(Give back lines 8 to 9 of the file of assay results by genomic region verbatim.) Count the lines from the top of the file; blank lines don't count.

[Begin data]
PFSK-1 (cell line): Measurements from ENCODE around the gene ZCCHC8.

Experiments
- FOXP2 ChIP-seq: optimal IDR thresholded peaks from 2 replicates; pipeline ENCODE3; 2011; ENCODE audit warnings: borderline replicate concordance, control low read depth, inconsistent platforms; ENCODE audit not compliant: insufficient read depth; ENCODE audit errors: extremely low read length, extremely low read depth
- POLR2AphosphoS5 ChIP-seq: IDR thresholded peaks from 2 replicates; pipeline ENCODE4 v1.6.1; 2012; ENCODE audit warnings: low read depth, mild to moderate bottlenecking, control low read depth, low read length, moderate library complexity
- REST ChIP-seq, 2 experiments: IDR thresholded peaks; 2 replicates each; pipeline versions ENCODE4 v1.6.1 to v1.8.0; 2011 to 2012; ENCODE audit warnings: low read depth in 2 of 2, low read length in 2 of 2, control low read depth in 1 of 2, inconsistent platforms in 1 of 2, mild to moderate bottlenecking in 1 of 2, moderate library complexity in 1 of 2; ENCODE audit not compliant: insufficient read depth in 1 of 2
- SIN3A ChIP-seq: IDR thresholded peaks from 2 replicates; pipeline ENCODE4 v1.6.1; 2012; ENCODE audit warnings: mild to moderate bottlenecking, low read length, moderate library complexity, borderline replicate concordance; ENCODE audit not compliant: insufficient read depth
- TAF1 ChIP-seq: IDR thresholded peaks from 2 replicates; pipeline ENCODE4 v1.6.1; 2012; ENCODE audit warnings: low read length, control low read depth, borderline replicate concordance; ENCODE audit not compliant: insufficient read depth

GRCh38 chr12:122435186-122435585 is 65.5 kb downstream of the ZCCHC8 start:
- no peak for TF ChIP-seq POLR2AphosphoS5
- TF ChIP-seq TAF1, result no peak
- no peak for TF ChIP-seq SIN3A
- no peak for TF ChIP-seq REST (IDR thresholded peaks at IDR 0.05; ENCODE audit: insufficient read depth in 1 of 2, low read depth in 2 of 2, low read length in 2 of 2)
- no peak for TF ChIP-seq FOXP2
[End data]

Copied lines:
GRCh38 chr12:122435186-122435585 is 65.5 kb downstream of the ZCCHC8 start:
- no peak for TF ChIP-seq POLR2AphosphoS5